In pre-pandemic days, if you got a sniffle and a headache, you’d just think you had an ordinary cold and would probably carry on as normal, even if you did feel rough. But now, as we enter cold and flu season, how can you be sure it’s a cold and not COVID?
The bottom line is – you can’t. Because while the typical symptoms of a cold are a headache, sore throat and runny nose, those symptoms are now some of the main signs of COVID too.
Christina Marriott, chief executive of the Royal Society for Public Health, says: “Growing evidence shows that people who’ve received two doses of the vaccine typically present with less severe symptoms, such as headache, runny nose, sneezing, sore throat, and loss of smell.
“With things opening up again, it’s important for people who’ve been fully vaccinated to stay vigilant for cold-like symptoms, and get tested if they’re living or working around people who are at greater risk from the disease.”
Professor Irene Petersen, a professor of epidemiology and health informatics, adds: “A runny nose and headache are symptoms of many infections, but may also be the first symptoms – and only symptoms – of COVID. So you should get tested.”
Australians will be able to purchase rapid antigen tests for use at home from 1 November. It is not yet known where at-home tests will be sold, however, overseas the rapid antigen tests are sold in pharmacies and supermarkets.
“The first few at-home tests may be negative, but if you have COVID the tests are likely to become positive within a couple of days. Also, if you know other people around you have COVID, the likelihood your runny nose and/or headache is also COVID is much higher.”
Although the main COVID symptoms drummed into us by the government are a high temperature, a new continuous cough, and a loss or change to your sense of smell or taste, the Delta variant, which is now the dominant COVID strain in Australia, has different symptoms, either instead of, or as well as, those main symptoms.
The Zoe COVID Symptom Study, which is funded by the UK government, has identified the current top five symptoms to have emerged, and says they differ slightly depending on whether you’ve been vaccinated or not.
Although headaches are a less well-known symptom of COVID, they are one of the earliest signs, according to the ZOE study, and are more common than the classic symptoms of cough, fever and loss of smell. The study found COVID headaches tend to be moderately to severely painful, can be ‘pulsing’, ‘pressing’ or ‘stabbing’, occur across both sides of the head rather than in one area, may last for more than three days, and tend to be resistant to regular painkillers.
2. Runny nose
In the early days of the pandemic, it was thought a runny nose wasn’t a COVID symptom and was much more likely to be a sign of a regular cold. But now, the ZOE study has found that the prevalence of COVID is a factor – so when COVID rates are high, the chances of a runny nose being due to COVID is also high. But the study stresses that when COVID rates are low, a runny nose is less likely to be COVID and more likely to be due to a cold or even an allergy.
The ZOE study found sneezing more than usual can be a sign of COVID in people who’ve been vaccinated, although it stresses sneezing is much more likely to be a sign of a cold or an allergy. It says that even though many people with COVID might sneeze, “it’s not a definitive symptom because sneezing is so common”.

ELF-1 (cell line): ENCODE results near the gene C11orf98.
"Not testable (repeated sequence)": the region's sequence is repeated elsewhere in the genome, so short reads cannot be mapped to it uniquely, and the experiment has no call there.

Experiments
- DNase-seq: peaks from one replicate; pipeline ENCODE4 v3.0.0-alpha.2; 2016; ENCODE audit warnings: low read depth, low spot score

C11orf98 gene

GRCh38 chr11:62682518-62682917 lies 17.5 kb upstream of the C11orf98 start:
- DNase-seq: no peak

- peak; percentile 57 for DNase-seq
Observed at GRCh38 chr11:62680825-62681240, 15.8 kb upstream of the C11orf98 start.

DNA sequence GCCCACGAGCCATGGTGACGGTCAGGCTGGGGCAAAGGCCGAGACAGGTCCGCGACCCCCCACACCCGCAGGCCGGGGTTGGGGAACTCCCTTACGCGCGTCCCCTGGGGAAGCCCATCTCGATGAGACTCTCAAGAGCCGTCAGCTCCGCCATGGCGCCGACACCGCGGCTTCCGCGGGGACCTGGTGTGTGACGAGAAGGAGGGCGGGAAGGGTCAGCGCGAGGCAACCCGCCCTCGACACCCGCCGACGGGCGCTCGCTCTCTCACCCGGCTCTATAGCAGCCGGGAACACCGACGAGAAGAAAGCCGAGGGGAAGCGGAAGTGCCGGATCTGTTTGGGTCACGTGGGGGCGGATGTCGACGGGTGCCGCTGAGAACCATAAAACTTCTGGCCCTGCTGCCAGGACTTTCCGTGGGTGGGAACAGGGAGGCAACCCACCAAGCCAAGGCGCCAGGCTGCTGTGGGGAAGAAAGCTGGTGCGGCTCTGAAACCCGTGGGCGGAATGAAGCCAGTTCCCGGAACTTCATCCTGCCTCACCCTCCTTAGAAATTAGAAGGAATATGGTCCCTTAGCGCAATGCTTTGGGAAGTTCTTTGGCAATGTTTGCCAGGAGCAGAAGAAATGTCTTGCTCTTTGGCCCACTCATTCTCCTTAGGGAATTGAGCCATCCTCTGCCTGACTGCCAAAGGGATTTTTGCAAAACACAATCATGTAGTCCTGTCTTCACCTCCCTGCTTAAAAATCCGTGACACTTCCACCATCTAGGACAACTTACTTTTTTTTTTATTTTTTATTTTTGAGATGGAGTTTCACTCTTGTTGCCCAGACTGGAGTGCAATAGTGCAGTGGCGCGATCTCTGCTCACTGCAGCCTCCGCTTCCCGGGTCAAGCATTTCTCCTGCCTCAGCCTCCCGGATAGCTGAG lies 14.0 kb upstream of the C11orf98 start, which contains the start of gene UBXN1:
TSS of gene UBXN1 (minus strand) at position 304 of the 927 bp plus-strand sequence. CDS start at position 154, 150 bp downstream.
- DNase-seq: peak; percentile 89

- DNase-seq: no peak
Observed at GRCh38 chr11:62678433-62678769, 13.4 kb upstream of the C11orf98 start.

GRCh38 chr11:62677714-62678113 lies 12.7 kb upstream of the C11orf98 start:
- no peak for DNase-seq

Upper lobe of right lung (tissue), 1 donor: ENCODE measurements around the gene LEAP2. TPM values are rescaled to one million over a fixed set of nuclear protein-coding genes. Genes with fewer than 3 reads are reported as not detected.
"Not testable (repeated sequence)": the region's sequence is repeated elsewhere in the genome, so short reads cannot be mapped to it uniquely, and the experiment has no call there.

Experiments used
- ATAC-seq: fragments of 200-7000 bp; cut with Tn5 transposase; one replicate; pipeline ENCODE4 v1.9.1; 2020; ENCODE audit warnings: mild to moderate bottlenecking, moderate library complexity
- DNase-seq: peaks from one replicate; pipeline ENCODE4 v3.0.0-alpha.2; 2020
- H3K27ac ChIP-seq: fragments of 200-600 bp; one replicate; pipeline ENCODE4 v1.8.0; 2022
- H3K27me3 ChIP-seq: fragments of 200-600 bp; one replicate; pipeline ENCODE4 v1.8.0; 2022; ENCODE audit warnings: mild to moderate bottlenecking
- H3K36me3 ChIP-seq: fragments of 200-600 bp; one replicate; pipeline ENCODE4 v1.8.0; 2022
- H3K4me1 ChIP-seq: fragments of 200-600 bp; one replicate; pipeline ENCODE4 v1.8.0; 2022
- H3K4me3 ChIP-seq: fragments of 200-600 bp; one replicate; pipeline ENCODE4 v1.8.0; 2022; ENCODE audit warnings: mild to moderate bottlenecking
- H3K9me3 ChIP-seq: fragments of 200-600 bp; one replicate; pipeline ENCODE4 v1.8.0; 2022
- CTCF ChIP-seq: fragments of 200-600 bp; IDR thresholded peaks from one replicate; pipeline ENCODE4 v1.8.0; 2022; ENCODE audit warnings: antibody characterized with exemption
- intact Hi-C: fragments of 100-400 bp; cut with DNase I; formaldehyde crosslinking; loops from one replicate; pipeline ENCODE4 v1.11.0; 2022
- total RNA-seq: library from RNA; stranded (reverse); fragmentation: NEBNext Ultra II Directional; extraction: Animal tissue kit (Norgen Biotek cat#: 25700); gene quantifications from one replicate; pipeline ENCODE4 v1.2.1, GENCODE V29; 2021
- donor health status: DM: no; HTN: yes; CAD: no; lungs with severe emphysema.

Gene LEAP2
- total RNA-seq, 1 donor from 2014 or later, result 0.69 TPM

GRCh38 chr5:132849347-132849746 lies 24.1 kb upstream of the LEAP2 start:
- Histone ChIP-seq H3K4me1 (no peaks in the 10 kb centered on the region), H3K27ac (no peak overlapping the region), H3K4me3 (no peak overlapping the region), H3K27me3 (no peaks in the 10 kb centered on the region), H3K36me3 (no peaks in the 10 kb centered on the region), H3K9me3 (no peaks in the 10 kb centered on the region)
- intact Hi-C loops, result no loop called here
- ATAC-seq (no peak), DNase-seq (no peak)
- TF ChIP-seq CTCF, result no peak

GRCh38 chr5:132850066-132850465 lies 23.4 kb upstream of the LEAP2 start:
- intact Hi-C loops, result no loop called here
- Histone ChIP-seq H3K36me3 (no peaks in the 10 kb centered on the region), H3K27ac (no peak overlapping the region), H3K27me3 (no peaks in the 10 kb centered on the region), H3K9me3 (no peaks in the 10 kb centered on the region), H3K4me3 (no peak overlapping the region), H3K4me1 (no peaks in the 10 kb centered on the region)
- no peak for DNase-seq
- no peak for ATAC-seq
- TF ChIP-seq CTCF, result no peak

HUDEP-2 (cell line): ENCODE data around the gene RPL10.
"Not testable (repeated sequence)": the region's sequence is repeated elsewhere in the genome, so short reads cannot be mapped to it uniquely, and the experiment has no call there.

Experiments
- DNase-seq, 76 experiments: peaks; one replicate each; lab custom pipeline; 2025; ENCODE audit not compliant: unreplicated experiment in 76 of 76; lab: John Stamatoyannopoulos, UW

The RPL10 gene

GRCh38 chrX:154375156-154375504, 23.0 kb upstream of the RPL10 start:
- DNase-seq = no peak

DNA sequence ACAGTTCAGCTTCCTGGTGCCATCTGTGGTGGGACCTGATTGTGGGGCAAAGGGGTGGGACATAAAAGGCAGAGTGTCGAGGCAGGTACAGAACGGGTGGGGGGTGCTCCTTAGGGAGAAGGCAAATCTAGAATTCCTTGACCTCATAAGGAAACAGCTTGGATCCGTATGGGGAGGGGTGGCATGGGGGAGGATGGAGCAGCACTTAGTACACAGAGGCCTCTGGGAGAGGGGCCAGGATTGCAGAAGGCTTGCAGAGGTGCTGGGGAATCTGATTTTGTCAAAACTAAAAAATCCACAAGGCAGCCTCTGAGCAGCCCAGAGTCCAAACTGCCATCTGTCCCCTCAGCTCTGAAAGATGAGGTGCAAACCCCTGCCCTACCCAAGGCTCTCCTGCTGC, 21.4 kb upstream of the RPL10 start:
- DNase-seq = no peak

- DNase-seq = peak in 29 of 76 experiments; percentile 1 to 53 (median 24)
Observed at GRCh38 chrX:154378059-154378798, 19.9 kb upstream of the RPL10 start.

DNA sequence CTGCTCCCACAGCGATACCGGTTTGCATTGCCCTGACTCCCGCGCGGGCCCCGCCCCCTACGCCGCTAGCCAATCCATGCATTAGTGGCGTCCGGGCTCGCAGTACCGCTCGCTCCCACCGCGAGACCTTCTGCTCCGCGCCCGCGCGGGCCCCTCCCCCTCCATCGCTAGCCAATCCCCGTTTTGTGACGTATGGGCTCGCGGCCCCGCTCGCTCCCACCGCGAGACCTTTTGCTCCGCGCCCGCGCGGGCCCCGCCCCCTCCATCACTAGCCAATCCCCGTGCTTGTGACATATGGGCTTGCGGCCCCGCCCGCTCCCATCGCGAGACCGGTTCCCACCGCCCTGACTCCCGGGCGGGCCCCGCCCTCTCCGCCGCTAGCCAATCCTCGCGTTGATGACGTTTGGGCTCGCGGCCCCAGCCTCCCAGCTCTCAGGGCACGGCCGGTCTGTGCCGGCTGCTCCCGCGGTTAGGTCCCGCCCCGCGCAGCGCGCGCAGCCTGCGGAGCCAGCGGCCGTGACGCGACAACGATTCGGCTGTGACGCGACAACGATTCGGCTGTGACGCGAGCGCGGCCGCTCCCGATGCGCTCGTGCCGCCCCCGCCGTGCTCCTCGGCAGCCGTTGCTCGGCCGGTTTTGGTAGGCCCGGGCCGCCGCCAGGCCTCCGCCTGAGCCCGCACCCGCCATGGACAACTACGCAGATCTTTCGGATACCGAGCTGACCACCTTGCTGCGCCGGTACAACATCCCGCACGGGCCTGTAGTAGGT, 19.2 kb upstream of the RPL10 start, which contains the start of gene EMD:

4. Sore throat
Many people with COVID have reported on the ZOE study app that they have a sore throat that feels similar to the sore throats you get when you have a cold or laryngitis. COVID-related sore throats tend to be mild and last no more than five days, and a very painful sore throat that lasts longer than that is likely to be something else and if it persists you should contact your GP. Although it can be a COVID symptom, most people with a sore throat will probably just have a cold.
5. Loss of smell
This is one of the more well-known COVID symptoms, and while people who have COVID might not lose their sense of smell completely, it may change, so you may not be able to smell strongly scented things, and your sense of taste may be affected too, so food may taste different or seem tasteless.
Getting tested is crucial
If you’ve only had one dose of the vaccine, the ZOE study found the top symptoms were similar to those of people who were double jabbed, but a cough was also common. And for those who were unvaccinated, symptoms were also similar, with the addition of fever and a cough. If you have any of the symptoms, you should self-isolate at home, and get a COVID test as soon as possible.
Alex Richter, a professor of clinical immunology at the University of Birmingham, who is part of a team who’ve developed a test to detect COVID antibodies in people with mild symptoms, says: “It’s impossible to tell the difference between a cold and COVID-19 clinically. They present so similarly that only PCR testing can differentiate between the two.”
If you have any symptoms of respiratory infection you should stay at home to prevent transmission and get a test done. Trying to self-diagnose is a sure-fire way to send COVID-19 case rates soaring again.
How often have you been tested for COVID? Are you worried about mistaking symptoms? Share your thoughts in the comments section below.
– With PA
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Disclaimer: This article contains general information about health issues and is not advice. For health advice, consult your medical practitioner.